I had the pleasure of attending the Ending iCorruption Conference, the capstone conference for the Edmond J Safra Research Lab on Institutional Corruption, held at the Harvard Law School on May 1-2, 2015. The conference included much material relevant to health care corruption and related topics, and provided some innovative approaches that could be used to address these issues. I list these below, with citations or links when available. At some point in the future, all conference proceedings should be available on video from the Safra Center.
Uncovering Data on Conflicts of Interest
Unearth: Using PubMed to Uncover Conflicts of Interest Affecting Clinical Research
Unearth is a browser extension now available for Google Chrome, and soon to become available for other browsers, e.g., Firefox. It works on PubMed searches, scraping funding and conflict of interest data from the body of articles and adding them to abstracts. We have often discussed such conflicts of interest, and their relationship to manipulation of clinical research. Unearth could make such conflicts more salient, making it easier to discriminate unconflicted from conflicted research. (See this post on the Bill of Health blog.) This application was developed during the Safra Center Hacking iCorruption Event.
Open Think Tanks: Uncovering Think Tank Funding
Think tanks often publish findings on and make recommendations about health care. However, think tanks are often opaque, and any institutional conflicts of interest they have may not be easily apparent. Open Think Tanks currently shows donations from government entities outside the US to US based think tanks. Enhancements to include various kinds of private donations are likely in the future. This application was also developed during the Hacking iCorruption Event.
Finding Unconflicted Academics
As we have discussed, the majority of medical academics have conflicts of interest, which may affect their research, teaching and patient care. Yet these conflicts are not always disclosed. Furthermore, finding experts without conflicts is not easy. ProfessorCert is a website that allows academics who have no conflicts of interest to register as such. The website was developed by the Academic Independence Project.
Putting Consumers in the FDA and Other Regulatory Agencies
We have frequently discussed regulatory capture, how government health care regulatory agencies, like the US Food and Drug Administration (FDA), often seem to end up more concerned about the financial health of those they are supposed to regulate than patients' and the public's health. Harvard Prof Daniel Carpenter, collaborator in Safra Center research, talked about the problem of "cultural capture" of regulatory agencies, in which the regulators' thinking is influenced by outside vested interests. He proposed that regulatory agencies need to put consumers, or presumably other stakeholders like unconflicted health care professionals, "into the room."
Putting Ethicists in the C- Suite
We have frequently criticized the leadership of hospitals and hospital systems. In particular, we have discussed instances in which these leaders seem to have gone directly against the mission of their own organizations, which we termed mission hostile management. Safra Lab Network Fellow James Corbett, now Senior Vice President for Centura Health, proposed that ethicists who also understand the language of finance and management be present among the top leadership of hospital systems.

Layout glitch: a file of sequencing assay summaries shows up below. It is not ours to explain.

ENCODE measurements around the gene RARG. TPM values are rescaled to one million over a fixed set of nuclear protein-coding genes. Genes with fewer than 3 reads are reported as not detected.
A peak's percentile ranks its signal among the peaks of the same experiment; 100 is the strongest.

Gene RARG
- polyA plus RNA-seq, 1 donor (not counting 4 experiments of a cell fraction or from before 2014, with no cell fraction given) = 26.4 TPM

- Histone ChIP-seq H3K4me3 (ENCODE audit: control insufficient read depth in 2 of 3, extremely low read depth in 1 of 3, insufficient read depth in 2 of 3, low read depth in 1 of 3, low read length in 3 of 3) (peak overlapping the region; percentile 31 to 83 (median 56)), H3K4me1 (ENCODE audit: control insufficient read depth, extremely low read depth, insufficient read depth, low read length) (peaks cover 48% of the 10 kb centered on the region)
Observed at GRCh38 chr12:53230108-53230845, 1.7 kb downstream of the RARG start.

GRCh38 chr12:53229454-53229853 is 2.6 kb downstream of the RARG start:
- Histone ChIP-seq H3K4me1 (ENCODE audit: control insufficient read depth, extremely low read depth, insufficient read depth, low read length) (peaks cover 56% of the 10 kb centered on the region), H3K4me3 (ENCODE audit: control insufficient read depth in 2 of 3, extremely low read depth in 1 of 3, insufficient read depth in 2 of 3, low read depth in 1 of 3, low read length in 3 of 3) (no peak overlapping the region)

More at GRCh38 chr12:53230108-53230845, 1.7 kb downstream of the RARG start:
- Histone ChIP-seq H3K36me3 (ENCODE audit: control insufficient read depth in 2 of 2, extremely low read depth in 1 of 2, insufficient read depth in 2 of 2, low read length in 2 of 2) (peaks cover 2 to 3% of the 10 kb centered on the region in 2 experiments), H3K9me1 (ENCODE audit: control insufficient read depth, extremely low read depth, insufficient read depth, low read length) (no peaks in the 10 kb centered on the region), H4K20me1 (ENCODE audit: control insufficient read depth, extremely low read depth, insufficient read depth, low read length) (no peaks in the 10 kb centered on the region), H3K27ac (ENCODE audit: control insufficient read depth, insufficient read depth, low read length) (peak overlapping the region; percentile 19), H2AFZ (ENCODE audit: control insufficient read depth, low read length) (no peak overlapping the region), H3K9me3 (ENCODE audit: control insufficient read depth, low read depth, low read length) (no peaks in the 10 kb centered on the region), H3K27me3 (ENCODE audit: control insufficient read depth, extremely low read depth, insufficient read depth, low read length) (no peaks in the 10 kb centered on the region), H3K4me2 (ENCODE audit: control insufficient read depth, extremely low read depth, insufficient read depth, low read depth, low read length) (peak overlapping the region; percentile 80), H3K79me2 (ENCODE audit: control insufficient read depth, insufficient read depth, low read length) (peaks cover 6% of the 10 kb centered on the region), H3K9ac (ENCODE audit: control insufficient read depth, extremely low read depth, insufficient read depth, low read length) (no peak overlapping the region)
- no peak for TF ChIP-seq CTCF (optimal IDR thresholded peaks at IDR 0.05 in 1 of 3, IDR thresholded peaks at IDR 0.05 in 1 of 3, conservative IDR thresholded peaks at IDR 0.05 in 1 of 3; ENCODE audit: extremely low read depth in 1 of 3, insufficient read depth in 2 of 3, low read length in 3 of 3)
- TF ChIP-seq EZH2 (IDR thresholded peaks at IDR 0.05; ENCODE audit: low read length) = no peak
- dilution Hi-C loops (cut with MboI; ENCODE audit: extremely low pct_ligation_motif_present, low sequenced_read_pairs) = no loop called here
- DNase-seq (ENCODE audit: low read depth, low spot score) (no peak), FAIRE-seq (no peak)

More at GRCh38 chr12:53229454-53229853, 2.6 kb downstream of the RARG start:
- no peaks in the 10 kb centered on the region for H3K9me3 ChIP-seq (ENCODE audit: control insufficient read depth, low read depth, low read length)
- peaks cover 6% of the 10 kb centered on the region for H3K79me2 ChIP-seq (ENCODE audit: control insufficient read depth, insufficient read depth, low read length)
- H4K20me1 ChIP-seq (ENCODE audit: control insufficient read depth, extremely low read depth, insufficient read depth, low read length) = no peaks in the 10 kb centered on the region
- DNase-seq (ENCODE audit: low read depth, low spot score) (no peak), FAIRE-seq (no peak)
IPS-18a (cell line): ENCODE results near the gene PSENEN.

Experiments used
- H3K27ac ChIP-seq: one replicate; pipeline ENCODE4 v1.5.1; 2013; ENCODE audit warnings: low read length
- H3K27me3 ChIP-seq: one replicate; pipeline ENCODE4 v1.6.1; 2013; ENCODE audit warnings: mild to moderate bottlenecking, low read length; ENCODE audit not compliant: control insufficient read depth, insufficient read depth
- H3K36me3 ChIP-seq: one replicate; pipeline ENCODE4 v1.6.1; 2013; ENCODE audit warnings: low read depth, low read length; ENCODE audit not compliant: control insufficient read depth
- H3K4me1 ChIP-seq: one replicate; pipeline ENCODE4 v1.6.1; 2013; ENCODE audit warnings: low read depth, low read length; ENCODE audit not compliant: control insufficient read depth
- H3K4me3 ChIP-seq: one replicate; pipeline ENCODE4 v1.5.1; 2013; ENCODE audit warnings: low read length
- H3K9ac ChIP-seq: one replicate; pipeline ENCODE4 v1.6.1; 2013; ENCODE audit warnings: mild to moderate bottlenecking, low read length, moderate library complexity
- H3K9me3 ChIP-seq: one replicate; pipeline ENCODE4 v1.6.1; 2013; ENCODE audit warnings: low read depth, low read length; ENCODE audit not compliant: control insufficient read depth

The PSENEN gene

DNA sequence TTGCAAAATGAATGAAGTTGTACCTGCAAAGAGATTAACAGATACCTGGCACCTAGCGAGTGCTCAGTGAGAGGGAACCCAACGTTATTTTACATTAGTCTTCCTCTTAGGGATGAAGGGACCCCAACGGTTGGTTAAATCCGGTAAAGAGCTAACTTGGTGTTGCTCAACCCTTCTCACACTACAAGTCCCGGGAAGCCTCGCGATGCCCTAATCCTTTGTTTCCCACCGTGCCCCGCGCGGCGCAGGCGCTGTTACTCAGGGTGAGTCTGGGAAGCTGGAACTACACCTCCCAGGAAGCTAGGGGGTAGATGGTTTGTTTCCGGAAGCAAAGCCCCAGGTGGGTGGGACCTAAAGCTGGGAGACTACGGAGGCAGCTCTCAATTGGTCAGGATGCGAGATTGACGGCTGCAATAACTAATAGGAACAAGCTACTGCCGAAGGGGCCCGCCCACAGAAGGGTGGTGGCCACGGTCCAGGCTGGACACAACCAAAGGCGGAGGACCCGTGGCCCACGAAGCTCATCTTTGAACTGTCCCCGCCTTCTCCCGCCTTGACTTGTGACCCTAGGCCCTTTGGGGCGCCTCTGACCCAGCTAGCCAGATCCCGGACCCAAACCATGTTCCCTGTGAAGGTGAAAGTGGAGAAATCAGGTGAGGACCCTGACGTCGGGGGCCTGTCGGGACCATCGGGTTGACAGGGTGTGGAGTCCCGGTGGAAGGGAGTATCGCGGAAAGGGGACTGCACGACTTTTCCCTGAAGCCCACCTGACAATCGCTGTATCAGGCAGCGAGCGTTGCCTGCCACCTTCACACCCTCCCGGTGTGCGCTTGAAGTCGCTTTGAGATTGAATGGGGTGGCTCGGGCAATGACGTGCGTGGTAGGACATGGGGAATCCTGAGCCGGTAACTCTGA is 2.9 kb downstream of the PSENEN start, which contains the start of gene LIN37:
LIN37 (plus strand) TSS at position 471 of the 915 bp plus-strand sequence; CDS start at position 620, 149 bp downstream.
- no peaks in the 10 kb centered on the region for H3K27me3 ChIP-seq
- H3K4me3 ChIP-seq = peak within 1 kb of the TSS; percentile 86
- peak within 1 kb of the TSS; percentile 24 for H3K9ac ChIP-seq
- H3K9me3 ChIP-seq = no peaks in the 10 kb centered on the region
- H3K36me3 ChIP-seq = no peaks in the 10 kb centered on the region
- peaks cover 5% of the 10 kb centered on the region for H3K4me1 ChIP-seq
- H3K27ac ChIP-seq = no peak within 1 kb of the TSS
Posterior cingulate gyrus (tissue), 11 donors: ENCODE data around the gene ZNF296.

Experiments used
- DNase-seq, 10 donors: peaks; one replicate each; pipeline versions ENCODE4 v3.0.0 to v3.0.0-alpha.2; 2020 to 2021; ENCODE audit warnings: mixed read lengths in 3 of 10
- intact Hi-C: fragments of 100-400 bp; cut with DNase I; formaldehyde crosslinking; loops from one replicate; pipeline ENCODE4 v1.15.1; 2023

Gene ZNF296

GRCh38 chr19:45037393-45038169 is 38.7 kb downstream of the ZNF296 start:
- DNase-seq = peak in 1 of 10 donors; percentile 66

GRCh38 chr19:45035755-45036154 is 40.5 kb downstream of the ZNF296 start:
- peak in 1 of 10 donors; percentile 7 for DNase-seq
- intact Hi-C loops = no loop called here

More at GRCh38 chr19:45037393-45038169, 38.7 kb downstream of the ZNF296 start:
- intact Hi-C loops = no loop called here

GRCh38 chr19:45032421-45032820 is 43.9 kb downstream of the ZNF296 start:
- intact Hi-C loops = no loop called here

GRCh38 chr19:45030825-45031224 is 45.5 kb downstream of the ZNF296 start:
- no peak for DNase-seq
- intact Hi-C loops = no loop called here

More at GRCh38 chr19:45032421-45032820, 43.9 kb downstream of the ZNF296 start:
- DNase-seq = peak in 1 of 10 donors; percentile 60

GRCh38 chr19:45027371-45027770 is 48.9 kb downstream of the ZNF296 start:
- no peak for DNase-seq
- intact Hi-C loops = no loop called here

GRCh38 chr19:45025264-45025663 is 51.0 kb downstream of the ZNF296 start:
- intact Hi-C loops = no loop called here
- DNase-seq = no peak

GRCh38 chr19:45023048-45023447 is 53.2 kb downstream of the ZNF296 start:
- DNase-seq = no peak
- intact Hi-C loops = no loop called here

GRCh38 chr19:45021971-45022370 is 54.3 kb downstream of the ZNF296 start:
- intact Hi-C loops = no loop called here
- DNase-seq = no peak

As noted above, a major theme of the Health Care Renewal blog is the shortcomings of the leadership of large health care organizations. Top leaders often have business training, but may be ill-informed about health care, and ignorant or unsupportive of or even hostile to its values. Wellesley College Professor Emerita Ann Congleton's 2014 article in the Journal of Business Ethics, entitled Beyond business ethics: an agenda for the trustworthy teachers and practitioners of business, proposed requiring that corporate executives, including executives of health care corporations, be licensed in order to lead their organizations. I proposed licensing of leaders of large health care organizations as early as 2008 (here).
Pharmaceutical Research Uninfluenced by the Pharmaceutical Industry
Because clinical research meant to evaluate drugs or devices sponsored
by manufacturers of the relevant products has shown to be frequently manipulated, or even suppressed,
many people have suggested banning such sponsorship and direct
influence of such manufacturers. (For example, see the book and blog, both entitled "Hooked," written by Dr Howard Brody, and see Health Care Renewal blog posts, e.g., here.)
Safra Center Network Fellow and Rowan University Professor Donald Light's book in press, Good Pharma, basically offers proof of the concept that high quality clinical research on pharmaceuticals can be accomplished without industry money or influence, albeit in Italy, at the Mario Negri Institute.
The project on institutional corruption at the Safra Center produced a burst of innovation meant to address this pervasive project, and thus provided much of value to those who want to challenge health care corruption. I hope this innovation will turn out to be truly disruptive. It is regretful that this project has come to an end. We can only hope others pick up the banner.
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